Did you know that when your body is aligned, you can basically draw a relatively straight line from your head down to your shoulders and back, hips, knees, and feet?
Staying aligned, however, is not that easy. Gravity, stress, a lack of exercise—all of these factors tug our shoulders forward, compress our spine, weaken our core, and generally compromise our alignment throughout the day. Ultimately, this lack of alignment can cause bad posture, and eventually, serious pain or discomfort.
Although it may be tempting to just pop an aspirin and get on with your day, correcting the misalignment in your body can help get to the root of the problem. Below we list some suggestions that could help you.
As always, it’s important you do your own research and speak with a doctor or other health professional before making any health changes. Working with a professional who can listen to your specific symptoms is the safest way to correct misalignment in your body.
How Does the Body Get Misaligned?
If the body is supposed to work together so well, how does it get misaligned in the first place? Genetics or previous health conditions could be the cause. Aside from that, here are a few culprits:
- Inactivity: If you aren’t regularly moving your body, you may experience muscle atrophy that causes you a lot of pain over time. This atrophy could reduce the protection your muscles provide your bones, joints, and other body parts. Inactivity can also lead to changes in your nervous system. If you don’t use it, you’ll lose it.
- Poor ergonomics: Many businesses are putting more and more of a focus on proper ergonomics for their employees at the workplace, addressing back problems, neck problems, tendonitis, carpal tunnel syndrome, and other possible consequences of a work setting that doesn’t lend itself to proper posture and alignment.
- Repetitive motion: Some repetitive motion can lead to musculoskeletal disorders (MSD). These injuries to muscles, nerves, tendons, joints, cartilage, or spinal discs result from repetitive physical motions. If your job requires you to do repetitive tasks—anything from lifting heavy objects to clicking a mouse—you could sustain injuries that result in MSD.
- Stress: While physical stress can clearly cause injury, emotional stress also can take its toll on your posture and alignment: When the body is stressed, muscles tense up almost as a reflex to guard against injury and pain, putting tension on your spine.
How to Tell if You’re Misaligned
If you have chronic pain, misalignment may be a culprit. Remember though, pain is merely the signal something is wrong, not the cause of it. If you have pain in any muscles, joints, or other parts of your body, observe when and where this pain is at its worst. If pain is the signal something is wrong, you should then ask yourself what it might be telling you.
You can also determine whether you’re misaligned by examining your posture and checking for imbalances in your body. Do you have good or poor posture? Is your posture better when you’re standing than when you’re sitting at your desk?
A chiropractor will likely be able to identify skeletal misalignment. This type of misalignment might decrease your range of motion, cause additional pain, and decrease your quality of life.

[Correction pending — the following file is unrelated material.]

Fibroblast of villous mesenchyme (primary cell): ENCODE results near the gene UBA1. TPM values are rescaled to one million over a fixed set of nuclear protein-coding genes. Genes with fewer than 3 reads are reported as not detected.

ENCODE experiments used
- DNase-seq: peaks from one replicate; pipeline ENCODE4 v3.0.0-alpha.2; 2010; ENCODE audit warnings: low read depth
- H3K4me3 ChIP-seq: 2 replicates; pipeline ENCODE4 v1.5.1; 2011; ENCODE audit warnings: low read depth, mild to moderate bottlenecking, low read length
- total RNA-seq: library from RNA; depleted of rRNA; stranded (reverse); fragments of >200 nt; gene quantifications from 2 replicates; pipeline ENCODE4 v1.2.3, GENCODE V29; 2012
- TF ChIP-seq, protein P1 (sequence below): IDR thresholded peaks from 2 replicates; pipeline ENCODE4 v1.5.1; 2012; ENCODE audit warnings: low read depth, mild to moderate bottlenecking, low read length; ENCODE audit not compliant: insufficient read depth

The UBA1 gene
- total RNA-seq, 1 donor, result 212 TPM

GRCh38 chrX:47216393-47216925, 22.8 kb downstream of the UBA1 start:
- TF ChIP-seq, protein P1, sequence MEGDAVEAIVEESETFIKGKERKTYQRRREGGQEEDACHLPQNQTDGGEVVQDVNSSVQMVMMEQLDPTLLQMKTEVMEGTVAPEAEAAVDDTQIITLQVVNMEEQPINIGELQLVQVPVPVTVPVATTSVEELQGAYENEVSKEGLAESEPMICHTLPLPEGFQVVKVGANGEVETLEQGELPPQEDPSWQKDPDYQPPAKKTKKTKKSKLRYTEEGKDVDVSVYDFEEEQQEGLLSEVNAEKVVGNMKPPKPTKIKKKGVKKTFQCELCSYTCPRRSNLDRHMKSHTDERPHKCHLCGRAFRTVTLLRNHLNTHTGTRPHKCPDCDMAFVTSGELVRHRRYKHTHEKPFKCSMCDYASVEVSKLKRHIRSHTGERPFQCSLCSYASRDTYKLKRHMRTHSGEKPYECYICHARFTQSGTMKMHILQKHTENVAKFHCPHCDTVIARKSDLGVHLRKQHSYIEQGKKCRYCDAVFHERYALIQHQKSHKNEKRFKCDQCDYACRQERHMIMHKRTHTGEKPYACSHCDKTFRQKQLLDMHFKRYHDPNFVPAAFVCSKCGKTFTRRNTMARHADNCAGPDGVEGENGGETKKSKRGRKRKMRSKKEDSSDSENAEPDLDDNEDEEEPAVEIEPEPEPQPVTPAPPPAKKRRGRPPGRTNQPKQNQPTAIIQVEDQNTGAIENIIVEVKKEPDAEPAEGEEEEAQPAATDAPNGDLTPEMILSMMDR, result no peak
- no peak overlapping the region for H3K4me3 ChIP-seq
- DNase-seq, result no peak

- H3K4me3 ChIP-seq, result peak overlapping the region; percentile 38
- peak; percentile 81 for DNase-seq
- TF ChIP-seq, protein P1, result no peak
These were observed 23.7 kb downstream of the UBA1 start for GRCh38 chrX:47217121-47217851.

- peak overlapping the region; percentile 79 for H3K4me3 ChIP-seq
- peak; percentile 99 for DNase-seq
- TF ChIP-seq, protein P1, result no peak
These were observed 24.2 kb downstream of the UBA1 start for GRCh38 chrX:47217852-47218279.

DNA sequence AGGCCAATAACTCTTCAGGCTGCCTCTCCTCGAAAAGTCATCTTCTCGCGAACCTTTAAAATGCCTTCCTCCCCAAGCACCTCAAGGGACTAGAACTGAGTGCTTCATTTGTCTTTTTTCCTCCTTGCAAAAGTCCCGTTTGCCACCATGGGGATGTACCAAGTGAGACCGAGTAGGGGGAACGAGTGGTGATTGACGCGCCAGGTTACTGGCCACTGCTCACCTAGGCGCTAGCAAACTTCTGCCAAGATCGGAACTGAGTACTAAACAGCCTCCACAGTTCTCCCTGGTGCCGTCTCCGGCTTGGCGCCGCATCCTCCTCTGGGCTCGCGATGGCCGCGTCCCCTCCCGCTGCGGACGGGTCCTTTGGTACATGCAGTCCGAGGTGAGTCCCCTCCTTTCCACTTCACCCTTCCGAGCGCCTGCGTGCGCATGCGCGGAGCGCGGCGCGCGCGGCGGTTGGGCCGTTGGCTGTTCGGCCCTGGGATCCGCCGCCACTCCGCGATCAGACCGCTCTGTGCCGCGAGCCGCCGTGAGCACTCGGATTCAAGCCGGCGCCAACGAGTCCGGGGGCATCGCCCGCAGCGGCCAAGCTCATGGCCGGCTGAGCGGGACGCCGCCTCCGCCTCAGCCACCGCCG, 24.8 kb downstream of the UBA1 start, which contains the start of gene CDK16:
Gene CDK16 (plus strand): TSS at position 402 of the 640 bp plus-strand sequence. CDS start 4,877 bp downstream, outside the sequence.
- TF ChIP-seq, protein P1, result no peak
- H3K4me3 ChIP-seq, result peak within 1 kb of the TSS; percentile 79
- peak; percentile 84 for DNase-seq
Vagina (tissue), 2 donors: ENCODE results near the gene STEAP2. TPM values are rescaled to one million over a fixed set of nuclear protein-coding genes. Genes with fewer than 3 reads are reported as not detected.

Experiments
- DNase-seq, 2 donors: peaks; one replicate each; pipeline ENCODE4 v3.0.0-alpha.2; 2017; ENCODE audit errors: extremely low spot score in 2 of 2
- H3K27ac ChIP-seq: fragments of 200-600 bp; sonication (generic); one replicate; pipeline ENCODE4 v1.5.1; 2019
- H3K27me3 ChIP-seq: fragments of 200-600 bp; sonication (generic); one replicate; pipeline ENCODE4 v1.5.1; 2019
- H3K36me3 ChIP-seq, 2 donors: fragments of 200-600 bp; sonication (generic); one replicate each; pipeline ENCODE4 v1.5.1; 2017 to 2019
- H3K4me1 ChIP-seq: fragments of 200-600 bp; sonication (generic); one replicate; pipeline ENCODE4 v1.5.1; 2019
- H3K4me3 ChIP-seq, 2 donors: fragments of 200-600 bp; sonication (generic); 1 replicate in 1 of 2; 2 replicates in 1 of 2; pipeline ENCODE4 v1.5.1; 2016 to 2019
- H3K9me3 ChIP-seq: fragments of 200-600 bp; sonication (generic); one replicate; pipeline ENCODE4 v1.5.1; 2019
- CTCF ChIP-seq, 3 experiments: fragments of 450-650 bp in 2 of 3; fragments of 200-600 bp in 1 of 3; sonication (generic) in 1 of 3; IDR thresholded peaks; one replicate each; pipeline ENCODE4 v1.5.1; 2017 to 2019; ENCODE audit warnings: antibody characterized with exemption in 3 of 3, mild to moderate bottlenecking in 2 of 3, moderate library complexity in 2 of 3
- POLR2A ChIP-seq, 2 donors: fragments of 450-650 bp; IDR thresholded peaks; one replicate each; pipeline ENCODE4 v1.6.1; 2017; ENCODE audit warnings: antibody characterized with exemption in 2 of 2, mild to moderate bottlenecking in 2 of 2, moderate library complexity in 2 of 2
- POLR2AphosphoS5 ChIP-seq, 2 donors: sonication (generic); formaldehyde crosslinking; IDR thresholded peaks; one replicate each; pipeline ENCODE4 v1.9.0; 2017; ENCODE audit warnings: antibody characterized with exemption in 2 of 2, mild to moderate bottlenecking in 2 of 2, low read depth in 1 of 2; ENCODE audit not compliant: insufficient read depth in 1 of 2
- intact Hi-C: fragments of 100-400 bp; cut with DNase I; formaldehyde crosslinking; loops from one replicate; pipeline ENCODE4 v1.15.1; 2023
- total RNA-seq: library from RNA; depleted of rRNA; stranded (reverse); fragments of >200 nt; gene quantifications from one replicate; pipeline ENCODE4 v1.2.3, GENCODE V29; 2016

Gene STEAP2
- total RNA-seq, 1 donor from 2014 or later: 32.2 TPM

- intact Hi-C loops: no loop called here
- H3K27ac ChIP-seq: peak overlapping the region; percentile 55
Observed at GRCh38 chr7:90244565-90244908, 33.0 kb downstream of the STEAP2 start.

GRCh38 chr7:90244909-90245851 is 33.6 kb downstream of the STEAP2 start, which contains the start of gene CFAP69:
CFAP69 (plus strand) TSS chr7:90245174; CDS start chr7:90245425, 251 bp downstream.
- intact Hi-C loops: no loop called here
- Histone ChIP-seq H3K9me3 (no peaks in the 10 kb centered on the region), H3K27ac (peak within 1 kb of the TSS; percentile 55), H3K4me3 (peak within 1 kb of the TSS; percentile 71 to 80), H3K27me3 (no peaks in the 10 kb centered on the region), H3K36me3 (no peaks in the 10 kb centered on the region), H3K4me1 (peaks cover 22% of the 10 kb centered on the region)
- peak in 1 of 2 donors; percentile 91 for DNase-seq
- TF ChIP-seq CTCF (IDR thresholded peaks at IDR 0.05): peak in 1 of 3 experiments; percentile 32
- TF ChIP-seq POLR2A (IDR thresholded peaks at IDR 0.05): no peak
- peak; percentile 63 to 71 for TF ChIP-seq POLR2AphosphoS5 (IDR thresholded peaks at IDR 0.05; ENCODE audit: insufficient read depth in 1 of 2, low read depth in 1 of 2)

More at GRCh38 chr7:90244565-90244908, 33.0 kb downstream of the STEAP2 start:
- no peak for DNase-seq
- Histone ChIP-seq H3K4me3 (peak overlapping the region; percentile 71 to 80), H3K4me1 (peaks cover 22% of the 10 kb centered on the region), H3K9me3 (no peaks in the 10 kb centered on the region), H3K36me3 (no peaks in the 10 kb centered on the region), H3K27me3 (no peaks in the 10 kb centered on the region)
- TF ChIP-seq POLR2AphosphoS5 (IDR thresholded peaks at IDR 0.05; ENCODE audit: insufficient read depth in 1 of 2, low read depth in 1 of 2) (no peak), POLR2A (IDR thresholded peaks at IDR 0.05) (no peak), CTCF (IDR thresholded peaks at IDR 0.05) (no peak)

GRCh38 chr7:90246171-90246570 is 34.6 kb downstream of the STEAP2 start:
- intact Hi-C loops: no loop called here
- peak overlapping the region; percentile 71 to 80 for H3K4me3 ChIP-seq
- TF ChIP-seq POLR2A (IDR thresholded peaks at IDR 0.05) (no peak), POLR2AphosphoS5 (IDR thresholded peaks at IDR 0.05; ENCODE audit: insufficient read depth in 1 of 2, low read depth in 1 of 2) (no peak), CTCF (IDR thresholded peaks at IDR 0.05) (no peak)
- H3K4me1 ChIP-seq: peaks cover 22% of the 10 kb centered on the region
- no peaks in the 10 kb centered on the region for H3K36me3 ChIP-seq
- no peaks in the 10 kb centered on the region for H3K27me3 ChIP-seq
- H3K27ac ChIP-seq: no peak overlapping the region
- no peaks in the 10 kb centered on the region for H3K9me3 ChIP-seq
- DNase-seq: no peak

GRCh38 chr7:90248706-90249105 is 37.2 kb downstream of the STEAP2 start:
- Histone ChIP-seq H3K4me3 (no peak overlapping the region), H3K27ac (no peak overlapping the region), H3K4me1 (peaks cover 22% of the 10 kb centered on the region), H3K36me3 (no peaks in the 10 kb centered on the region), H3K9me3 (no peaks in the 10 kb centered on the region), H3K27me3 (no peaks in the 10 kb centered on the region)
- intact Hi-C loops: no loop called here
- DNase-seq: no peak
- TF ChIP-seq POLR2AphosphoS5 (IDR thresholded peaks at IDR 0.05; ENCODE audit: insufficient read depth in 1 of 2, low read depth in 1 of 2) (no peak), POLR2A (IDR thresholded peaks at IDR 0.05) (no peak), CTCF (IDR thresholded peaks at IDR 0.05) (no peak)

Atrophied muscles may also be an indication of misalignment in your body. If you’ve ever broken a bone or had to stay off of a limb for a while, you’ve likely experienced the shrinking of your muscles from lack of use.
How to Realign Your Body
Western and Eastern medicine systems approach misalignment differently. Western medical practitioners often treat misalignment in the body by trying to control the symptoms rather than addressing the root of the issue. They may prescribe painkillers or recommend a back brace, surgeries, or “rest.”
However, if they fail to address and fix the cause of your symptoms, these solutions will only numb your pain for a while. This is where holistic Eastern medical practitioners can be helpful and, in recent years, these practitioners have begun to greatly influence the Western approach to pain.
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- Stretching for alignment: You can seek out specific stretches that are meant to help align your body. This strategy of stretching will help you ensure every part of your body is cohesive with every other part of your body.
- Yoga: Yoga, a popular practice which originated in India over 5000 years ago is a great way to realign your body. You can use yoga to engage with your entire skeletal system, stretch and strengthen your muscles and joints, and massage your internal organs, glands, and nerves.
- Strength training: Weight training is a great way to strengthen the muscles that protect every other part of your body. When your stabilizer muscles are strengthened, they can help prevent accidents and injury and even out any misalignments on either side of your body.
And, most importantly:
- Correct the cause: If you don’t get to the root cause of why you’re in pain, whether it’s your office chair, bad shoes, or your routine, you won’t be able to fix the misalignment in your body.
The Bottom Line
Typically, misalignment in your body doesn’t happen overnight. It’s often the result of poor habits or practices that gradually cause injury over time and with repetition. Be sure you are checking in with your body and practice realignment often.
Looking to create healthier habits? An Arootah coach can support you in making positive changes by identifying your challenges and helping you address them through self-accountability.
What steps will you take to realign your body? Tell us in the comments!